“In the original “Matrix” movie, we learn that humans abhor perfection, as evidenced by their rejection of the flawless simulated reality created for them by the machines. Well, things have certainly changed in the future because the virtual world-within-a-world featured in the franchise’s 2021 follow-up, “The Matrix Resurrections,” is nothing short of idyllic!
Set in San Francisco 60 years after the events of the last film, the long-awaited fourth installment, which hit theaters and HBO Max last December, sees Neo (Keanu Reeves) living in the Matrix as Thomas Anderson, “the greatest video game designer of our generation.” The simulated world he is unknowingly trapped inside isn’t the muted, green-tinged, blue-less version presented in the initial trilogy, though, but one that is far sharper, richer and more vivid.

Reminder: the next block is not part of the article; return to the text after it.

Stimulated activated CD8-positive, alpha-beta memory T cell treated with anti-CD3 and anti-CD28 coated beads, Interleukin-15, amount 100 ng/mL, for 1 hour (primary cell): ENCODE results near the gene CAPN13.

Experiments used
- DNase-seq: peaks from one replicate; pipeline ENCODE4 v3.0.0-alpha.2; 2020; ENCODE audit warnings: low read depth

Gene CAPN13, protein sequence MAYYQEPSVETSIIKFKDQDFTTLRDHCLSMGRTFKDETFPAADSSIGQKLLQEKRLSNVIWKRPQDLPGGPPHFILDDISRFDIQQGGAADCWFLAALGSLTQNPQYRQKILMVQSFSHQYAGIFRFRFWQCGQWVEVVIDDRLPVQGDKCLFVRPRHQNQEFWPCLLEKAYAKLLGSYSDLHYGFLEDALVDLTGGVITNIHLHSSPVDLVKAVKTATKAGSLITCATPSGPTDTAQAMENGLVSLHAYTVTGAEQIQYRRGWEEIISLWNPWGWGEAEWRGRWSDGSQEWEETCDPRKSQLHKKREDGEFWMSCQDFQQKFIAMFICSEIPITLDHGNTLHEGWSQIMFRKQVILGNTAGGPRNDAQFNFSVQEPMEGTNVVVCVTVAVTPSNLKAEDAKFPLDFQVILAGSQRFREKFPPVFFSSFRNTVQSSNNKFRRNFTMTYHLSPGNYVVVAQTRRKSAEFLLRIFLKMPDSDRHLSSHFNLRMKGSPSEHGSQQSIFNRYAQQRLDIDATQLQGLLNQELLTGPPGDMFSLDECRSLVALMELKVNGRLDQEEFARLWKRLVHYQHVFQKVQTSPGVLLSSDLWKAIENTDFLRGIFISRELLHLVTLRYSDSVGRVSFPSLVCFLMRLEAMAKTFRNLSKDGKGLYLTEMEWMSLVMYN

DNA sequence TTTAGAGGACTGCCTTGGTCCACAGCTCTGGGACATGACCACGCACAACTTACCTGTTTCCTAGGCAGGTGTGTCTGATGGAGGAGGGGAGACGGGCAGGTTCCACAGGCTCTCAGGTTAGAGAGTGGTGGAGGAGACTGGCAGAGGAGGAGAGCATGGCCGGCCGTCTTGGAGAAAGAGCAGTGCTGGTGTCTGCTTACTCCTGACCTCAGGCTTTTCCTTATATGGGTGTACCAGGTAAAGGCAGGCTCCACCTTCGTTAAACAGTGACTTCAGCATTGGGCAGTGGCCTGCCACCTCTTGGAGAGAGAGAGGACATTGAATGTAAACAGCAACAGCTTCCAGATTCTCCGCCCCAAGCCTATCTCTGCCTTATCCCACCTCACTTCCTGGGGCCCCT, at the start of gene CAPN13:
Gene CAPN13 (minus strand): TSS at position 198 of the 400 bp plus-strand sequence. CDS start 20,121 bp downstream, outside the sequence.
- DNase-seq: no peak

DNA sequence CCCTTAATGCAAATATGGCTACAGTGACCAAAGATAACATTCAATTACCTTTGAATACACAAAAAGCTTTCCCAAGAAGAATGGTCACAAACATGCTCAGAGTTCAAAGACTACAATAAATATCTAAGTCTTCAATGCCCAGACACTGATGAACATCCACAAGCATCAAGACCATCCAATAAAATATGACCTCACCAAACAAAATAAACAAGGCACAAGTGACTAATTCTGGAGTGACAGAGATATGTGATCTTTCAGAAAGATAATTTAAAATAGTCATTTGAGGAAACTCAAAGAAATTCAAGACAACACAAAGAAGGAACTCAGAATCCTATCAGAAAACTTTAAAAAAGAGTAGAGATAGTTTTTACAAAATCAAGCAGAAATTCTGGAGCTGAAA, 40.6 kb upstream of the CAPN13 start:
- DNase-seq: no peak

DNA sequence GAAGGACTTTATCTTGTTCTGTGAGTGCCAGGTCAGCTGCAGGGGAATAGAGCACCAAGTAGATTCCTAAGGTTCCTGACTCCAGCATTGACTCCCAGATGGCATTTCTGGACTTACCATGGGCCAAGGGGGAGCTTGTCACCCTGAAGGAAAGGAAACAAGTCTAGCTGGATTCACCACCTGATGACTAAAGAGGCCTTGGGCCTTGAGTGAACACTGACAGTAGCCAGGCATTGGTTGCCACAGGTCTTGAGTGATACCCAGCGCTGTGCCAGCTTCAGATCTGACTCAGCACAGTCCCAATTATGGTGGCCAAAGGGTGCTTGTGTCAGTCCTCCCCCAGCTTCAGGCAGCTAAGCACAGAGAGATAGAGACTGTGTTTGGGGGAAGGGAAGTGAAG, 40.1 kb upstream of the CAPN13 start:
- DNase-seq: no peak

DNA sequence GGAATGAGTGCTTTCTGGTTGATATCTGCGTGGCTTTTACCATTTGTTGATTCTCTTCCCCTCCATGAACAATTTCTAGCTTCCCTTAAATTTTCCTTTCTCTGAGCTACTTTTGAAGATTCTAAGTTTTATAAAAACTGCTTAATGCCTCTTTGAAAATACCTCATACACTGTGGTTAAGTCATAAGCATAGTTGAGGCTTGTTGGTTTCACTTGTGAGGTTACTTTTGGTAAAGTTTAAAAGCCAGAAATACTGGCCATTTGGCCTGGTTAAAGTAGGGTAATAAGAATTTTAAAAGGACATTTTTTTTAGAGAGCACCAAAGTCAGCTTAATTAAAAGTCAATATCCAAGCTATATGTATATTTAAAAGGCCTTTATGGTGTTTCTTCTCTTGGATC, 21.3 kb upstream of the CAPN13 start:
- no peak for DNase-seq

The flick’s “poppy” and “more colorful aesthetic,” according to production designer Peter Walpole, was directly inspired by the City by the Bay, namely “the architecture, and the light, and the extraordinary movement of the San Francisco fog.” Nowhere is that more apparent than in the striking seaside building chosen to portray the home and office of The Analyst (Neil Patrick Harris), Thomas’ blue-pill-pushing therapist.
Known as the Russian Hill Summit in real life, the fashionable six-unit complex, which sits at the end of a quaint cul-de-sac overlooking San Francisco Bay, the downtown skyline and the Bay Bridge, is pretty much the epitome of a Golden Gate residence.”